In verse 8, James talks about the royal law of Scripture – to love one’s neighbor as oneself. In verse 10 he writes, “whoever keeps the whole law but fails in one point has become guilty of all of it.” These statements are the ultimate slap in the face to those who believe they will get into heaven by having more on the good side of their scale than on the bad. The readers of James’ letter would have been mostly Jews. They would have the same temptation of the Pharisees, legalism. Legalists can justify bias and prejudice. They can find a way to make it seem right to value one group above another, but James was providing the antidote for that. To treat someone as you would want to be treated, pushes them towards empathy and understanding. Two things that bias always avoids. 

The emphasis on guilt coming from breaking a single point of the law is to remind us that our only hope for salvation is in Jesus, not in our ability to follow the rules or keep the law. This is another reason that we show no partiality in Christ. We all stand condemned for our sin, regardless of the kind of sin or the amount of sin. We all stand in need of God’s mercy. We are fellow prisoners, condemned to death, who are only made free because Jesus has paid the penalty for our sins. Now we have the means to share this good news with others, who are in the same state that we once held. 

James ends this section with a beautiful passage, “12 So speak and so act as those who are to be judged under the law of liberty. 13 For judgment is without mercy to one who has shown no mercy. Mercy triumphs over judgment.” Earlier, he mentioned the royal law. Here, James refers to the law of liberty. That is the law to which I’ve referred multiple times to before, the law that provides no judgment, only mercy because of the salvation we find through Jesus Christ.

To say it another way, James could have said, “live and act as a true believer who has been saved by God’s grace and who will be judged on the basis of Christ’ imputed righteousness.” The law of liberty, or freedom, is that we are now free from the judgment that we deserve because of the perfect life of Christ, which provides a perfect, fully acceptable payment that satisfies justice and provides us only with mercy, rather than condemnation.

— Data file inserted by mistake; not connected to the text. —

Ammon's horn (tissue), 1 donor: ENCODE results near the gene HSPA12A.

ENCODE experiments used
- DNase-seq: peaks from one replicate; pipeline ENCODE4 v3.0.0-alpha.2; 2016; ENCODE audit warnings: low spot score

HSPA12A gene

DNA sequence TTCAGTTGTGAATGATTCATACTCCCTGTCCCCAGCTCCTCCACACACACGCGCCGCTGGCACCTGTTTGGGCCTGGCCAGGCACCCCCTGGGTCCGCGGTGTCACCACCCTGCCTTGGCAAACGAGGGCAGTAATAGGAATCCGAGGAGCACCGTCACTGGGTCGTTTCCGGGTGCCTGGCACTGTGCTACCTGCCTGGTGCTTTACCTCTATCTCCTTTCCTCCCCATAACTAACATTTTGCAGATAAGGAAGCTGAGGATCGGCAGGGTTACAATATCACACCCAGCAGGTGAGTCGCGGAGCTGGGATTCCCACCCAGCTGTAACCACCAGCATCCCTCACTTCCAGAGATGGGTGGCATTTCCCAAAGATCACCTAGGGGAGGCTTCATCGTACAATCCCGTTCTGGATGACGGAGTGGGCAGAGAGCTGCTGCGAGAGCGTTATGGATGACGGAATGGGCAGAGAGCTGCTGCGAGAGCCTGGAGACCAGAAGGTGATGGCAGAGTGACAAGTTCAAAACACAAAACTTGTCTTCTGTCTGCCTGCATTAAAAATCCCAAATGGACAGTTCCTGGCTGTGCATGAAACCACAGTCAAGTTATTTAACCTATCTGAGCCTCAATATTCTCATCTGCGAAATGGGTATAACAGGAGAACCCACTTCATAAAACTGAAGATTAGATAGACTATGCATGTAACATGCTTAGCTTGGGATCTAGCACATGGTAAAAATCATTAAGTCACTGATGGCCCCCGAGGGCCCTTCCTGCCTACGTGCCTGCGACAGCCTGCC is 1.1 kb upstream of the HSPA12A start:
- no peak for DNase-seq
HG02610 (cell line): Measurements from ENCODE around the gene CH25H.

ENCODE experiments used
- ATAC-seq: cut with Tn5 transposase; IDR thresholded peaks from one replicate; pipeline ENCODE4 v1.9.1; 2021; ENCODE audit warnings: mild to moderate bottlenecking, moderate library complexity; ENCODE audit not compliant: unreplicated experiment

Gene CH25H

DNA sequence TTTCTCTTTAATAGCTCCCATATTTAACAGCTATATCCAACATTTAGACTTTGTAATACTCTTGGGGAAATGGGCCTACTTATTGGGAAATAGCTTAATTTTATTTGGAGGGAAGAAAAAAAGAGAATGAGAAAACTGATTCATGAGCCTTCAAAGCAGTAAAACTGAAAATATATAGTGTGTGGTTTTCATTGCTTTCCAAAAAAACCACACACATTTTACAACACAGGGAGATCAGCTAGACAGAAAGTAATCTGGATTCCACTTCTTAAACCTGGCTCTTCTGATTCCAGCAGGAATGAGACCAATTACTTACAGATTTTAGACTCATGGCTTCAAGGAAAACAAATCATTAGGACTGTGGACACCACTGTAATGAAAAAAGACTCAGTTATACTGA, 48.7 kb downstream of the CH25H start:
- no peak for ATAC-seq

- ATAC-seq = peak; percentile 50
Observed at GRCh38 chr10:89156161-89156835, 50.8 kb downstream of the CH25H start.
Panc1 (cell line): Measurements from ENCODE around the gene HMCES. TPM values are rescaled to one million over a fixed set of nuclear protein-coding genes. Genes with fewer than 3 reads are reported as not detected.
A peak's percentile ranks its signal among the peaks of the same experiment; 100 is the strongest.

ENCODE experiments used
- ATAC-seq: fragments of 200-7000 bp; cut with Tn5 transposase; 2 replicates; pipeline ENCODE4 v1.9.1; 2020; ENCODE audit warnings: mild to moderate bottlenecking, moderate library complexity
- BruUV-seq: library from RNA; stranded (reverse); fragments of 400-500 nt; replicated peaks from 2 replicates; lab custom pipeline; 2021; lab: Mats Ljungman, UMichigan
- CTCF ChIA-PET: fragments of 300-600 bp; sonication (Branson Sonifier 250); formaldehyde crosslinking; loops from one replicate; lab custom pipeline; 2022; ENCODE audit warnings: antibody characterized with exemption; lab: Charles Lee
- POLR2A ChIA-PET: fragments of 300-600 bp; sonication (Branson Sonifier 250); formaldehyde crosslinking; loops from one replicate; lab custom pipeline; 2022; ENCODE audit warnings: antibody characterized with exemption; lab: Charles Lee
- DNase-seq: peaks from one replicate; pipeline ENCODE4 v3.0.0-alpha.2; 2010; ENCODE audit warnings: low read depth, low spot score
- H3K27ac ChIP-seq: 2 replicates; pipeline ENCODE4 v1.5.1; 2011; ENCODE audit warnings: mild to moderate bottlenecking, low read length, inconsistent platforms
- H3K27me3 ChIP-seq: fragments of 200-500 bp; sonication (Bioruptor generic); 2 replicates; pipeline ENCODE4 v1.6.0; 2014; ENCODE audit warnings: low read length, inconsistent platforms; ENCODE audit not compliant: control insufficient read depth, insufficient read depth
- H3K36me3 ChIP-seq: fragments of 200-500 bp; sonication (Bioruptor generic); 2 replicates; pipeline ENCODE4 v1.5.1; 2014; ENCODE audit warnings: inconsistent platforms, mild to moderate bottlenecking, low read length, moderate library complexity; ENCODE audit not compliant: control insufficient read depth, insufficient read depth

Our ability to treat one another impartially and without bias, is not tied up in our own human ability, but rather a proper perspective on reality that sees us as equally deserving to be judged for our own sinfulness. Equally deserving of eternal separation from our God in heaven, but only by His grace are we able to have any other alternative outcome. 

One commentary wrote this about the law of liberty: “The gospel is the law of liberty because it frees those who place their faith in Jesus Christ from the bondage, judgment, and punishment of sin and brings them ultimately to eternal freedom and glory. It liberates us sinners from falsehood and deception and from the curses of death and hell. Even more marvelously, it frees us to obey and serve God, to live faithfully and righteously according to His Word and by the power of His indwelling Spirit. And it frees us to follow our Lord willingly out of love rather than reluctantly out of fear. In every sense, it is the “royal law” of God (v.8), the divine and wondrous law of liberty.”

James ends with a warning about showing mercy to others. We, who have known the great mercy of Christ, must not act with an absence of mercy. We are now agents of the mercy that we have been shown. When we act in mercy, refusing to show bias or partiality, we testify to the truth of the great salvation that we have received. We fulfill our role as ministers in this biased world of God’s grace, love and mercy.

In the history of the world, humankind has an atrocious record when it comes to issues like bias and racism. The transformational power of Christ was able to breakdown the greatest cultural, societal and ethnic divides of the 1st century and create a movement defined by their love for one another, in spite of these differences. If we want to find a solution to the problems we face today, the most important step is for us first to realize that it is only the power of God, who is fully without bias, that has any hope of seeing real progress and humankind’s greatest need will always be for Him.